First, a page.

Definitions

town

town

[toun]
town, in the United States. In the New England states the town is the basic unit of local government. The New England town government's unique feature is the town meeting, much praised as a nearly pure form of democracy. At the annual meeting of voters, town officers are elected and local issues such as town tax rates are decided. Elsewhere in the United States the term town has little political use, signifying only a place incorporated as a town or simply a population center. However, township has legal meaning—a geographical division of the county, established in land surveys and usually made up of 36 sections, each with roughly an area of 1 sq mi (2.6 sq km). Except in the Middle Atlantic states, townships are seldom units of local government.
Anbar (الأنبار) was a town in Iraq, at lat. 33 deg. 22' N., long. 43 deg. 49' E, on the east bank of the Euphrates, just south of the Nahr Isa, or Sakhlawieh canal, the northernmost of the canals connecting that river with the Tigris.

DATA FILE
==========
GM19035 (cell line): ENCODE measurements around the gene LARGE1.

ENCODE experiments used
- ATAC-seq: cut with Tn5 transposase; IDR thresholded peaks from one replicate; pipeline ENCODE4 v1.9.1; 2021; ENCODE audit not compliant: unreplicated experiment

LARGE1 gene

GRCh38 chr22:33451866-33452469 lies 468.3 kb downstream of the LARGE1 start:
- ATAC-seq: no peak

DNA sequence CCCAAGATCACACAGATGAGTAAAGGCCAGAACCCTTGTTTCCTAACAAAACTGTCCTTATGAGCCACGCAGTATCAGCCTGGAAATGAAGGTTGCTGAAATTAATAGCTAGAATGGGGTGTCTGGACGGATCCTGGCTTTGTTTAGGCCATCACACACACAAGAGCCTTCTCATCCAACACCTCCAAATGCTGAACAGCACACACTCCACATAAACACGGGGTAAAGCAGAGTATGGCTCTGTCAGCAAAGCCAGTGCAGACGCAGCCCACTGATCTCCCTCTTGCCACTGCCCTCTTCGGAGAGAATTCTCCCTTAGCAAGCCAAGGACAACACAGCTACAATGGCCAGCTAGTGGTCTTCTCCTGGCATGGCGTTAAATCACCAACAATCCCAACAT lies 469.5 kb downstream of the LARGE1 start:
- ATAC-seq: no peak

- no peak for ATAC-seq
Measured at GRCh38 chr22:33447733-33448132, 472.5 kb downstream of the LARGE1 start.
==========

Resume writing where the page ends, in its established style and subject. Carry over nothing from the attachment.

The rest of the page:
Anbar was originally called Firuz Shapur, or Perisapora and was founded circa 350 AD by Shapur II, Sassanid king of Persia. Perisapora was captured and destroyed by Emperor Julian in 363, but speedily rebuilt. The town became a refuge for the Arab, Christian, and Jewish colonies of that region.

The Arabs changed the name of the town to Anbar ("granaries"). Abu al-Abbas as-Saffah, the founder of the Abbasid caliphate, made it his capital, and such it remained until the founding of Baghdad in 762.

It continued to be a place of much importance throughout the Abbasid period, but now it is entirely deserted, occupied only by ruin mounds. The great number of these indicates the former importance of the city.

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